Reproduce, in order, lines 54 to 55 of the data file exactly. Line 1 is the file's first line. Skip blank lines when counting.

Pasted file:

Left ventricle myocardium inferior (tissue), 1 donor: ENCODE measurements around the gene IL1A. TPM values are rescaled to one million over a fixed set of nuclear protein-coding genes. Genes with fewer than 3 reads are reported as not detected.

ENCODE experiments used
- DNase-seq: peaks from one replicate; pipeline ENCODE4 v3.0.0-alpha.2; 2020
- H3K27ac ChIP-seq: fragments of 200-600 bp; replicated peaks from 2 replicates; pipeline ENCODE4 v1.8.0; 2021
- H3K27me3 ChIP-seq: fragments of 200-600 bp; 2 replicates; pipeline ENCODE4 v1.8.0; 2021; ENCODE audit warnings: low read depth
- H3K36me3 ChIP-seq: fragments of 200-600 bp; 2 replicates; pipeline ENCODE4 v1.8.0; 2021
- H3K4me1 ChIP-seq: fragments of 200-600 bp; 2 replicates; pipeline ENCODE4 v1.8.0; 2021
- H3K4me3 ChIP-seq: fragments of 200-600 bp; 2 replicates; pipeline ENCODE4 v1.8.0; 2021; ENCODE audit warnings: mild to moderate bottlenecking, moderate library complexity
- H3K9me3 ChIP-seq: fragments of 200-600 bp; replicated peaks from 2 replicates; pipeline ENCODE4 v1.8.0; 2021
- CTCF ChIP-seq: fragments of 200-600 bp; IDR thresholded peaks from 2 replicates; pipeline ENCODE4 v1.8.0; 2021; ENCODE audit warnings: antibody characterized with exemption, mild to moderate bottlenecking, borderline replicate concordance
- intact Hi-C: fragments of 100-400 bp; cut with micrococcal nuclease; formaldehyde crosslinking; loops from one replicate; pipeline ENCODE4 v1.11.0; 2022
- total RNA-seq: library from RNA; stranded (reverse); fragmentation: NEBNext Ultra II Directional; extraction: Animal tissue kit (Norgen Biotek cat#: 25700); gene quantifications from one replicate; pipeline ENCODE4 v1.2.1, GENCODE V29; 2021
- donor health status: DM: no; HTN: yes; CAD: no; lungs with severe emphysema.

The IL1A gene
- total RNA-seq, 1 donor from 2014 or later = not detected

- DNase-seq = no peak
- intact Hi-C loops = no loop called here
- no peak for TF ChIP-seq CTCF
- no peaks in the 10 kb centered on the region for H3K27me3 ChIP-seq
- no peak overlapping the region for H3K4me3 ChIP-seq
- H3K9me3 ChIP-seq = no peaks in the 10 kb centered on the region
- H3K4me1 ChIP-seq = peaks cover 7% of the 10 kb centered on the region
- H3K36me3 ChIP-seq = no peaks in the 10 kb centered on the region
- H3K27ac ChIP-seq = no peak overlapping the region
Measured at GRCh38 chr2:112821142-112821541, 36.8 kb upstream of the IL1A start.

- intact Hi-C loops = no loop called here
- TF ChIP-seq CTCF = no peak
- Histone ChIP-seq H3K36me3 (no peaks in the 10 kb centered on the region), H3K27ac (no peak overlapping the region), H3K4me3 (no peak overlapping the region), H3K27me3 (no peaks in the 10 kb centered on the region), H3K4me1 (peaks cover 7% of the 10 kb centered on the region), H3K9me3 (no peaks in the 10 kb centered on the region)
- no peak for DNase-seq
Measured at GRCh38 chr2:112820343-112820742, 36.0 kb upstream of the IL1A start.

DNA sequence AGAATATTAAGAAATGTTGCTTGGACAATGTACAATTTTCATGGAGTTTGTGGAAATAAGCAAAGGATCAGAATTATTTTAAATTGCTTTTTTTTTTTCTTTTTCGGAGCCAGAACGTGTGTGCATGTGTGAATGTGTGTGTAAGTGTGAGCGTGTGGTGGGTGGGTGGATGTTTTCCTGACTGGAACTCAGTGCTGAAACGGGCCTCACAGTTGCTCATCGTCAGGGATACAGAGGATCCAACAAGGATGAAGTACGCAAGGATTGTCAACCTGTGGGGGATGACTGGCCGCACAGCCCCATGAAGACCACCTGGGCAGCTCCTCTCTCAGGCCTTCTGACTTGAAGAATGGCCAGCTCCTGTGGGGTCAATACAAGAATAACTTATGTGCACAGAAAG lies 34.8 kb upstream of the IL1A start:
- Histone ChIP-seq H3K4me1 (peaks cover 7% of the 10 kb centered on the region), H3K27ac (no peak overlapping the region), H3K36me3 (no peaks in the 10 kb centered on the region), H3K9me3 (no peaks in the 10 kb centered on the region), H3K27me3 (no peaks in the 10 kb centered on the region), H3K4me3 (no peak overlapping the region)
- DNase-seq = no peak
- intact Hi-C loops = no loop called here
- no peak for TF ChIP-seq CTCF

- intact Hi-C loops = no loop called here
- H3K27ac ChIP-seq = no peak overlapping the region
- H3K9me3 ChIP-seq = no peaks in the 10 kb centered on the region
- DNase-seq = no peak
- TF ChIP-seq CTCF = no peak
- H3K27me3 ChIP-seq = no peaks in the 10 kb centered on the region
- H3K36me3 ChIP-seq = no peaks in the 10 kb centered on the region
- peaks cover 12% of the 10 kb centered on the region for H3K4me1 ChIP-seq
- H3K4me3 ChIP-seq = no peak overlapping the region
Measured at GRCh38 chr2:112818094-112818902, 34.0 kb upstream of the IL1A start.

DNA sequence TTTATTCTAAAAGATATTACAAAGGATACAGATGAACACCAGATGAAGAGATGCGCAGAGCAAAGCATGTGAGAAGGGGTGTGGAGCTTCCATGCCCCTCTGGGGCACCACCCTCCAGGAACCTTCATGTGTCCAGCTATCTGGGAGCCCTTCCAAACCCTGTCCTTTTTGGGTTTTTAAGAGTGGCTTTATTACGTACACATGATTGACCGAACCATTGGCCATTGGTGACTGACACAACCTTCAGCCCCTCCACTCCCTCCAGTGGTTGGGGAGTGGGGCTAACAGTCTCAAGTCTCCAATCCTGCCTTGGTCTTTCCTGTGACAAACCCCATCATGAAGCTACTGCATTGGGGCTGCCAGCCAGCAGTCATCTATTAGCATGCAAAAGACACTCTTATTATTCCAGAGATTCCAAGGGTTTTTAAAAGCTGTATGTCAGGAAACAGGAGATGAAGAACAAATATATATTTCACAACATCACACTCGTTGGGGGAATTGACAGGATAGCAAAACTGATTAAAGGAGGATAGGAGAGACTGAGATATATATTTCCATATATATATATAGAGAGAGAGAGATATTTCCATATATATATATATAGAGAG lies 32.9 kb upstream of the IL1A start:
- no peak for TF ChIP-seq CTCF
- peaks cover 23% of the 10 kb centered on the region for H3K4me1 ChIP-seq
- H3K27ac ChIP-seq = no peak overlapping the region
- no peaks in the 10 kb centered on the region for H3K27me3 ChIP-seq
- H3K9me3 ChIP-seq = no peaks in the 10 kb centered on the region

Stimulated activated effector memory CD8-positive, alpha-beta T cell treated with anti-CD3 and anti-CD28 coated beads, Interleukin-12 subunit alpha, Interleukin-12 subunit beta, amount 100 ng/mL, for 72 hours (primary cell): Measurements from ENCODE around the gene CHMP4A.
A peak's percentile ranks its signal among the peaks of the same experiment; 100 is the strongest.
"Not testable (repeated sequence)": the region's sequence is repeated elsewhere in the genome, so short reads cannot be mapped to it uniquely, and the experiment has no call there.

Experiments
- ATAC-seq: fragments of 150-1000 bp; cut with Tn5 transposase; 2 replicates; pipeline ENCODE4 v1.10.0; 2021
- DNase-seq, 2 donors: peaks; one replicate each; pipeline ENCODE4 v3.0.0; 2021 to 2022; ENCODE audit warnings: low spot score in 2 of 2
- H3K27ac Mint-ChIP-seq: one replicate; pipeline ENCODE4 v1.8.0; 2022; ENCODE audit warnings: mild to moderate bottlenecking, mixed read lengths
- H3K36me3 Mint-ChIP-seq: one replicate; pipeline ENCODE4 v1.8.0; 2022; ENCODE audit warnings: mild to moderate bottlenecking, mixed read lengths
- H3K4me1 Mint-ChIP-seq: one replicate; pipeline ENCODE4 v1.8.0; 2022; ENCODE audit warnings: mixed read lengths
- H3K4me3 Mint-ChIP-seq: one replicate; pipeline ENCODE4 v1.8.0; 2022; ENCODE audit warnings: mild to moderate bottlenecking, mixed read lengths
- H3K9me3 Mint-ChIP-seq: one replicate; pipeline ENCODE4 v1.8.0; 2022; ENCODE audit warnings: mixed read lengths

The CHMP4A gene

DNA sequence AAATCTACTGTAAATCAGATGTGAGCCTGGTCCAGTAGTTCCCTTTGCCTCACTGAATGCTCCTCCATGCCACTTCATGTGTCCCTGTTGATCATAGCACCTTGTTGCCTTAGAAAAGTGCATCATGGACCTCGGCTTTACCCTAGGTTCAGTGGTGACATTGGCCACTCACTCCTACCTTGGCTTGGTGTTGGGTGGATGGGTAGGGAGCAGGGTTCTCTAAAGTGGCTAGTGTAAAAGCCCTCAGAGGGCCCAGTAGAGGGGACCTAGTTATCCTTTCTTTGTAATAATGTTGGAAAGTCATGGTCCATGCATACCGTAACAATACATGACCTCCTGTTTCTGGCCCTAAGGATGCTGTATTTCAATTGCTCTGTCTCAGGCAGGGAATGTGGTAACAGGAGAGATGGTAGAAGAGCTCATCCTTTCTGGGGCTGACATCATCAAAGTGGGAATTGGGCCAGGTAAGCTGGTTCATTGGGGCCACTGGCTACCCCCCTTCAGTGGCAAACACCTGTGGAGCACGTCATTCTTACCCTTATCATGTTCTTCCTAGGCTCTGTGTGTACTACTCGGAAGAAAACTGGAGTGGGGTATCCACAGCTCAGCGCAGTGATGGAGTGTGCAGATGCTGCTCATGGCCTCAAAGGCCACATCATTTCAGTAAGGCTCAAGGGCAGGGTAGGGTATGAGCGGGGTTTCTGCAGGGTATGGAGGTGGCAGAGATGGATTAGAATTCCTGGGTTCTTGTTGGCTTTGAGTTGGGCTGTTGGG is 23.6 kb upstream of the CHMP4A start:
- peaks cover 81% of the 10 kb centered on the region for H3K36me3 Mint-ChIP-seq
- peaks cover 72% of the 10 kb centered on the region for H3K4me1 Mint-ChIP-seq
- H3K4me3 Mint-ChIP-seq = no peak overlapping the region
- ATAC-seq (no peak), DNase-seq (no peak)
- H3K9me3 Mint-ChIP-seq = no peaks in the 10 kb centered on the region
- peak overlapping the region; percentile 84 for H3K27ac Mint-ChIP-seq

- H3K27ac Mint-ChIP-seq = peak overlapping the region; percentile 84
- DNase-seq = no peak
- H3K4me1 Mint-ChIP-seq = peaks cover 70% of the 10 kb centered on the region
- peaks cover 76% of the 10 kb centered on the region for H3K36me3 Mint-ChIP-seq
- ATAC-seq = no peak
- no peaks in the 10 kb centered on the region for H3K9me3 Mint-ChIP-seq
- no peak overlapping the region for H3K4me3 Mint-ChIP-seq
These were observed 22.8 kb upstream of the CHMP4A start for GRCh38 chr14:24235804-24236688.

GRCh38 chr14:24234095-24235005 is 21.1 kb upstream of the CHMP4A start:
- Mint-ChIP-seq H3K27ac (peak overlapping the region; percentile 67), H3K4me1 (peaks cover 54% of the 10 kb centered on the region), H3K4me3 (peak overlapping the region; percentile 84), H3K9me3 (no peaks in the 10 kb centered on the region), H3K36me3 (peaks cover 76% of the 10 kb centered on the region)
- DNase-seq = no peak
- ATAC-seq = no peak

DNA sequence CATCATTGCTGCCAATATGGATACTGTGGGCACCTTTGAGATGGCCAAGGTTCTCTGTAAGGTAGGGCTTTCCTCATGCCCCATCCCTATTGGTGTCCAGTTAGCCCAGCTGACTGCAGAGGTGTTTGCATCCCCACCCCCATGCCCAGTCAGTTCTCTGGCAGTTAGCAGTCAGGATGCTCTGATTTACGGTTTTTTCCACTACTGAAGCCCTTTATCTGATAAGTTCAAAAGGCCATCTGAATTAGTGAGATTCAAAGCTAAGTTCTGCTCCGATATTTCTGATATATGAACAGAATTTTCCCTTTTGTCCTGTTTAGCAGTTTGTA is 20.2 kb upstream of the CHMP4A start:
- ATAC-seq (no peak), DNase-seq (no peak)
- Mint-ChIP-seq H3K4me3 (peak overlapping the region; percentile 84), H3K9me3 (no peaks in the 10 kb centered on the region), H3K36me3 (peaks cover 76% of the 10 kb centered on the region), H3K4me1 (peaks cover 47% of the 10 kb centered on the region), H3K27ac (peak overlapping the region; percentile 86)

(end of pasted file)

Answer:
"Not testable (repeated sequence)": the region's sequence is repeated elsewhere in the genome, so short reads cannot be mapped to it uniquely, and the experiment has no call there.

Experiments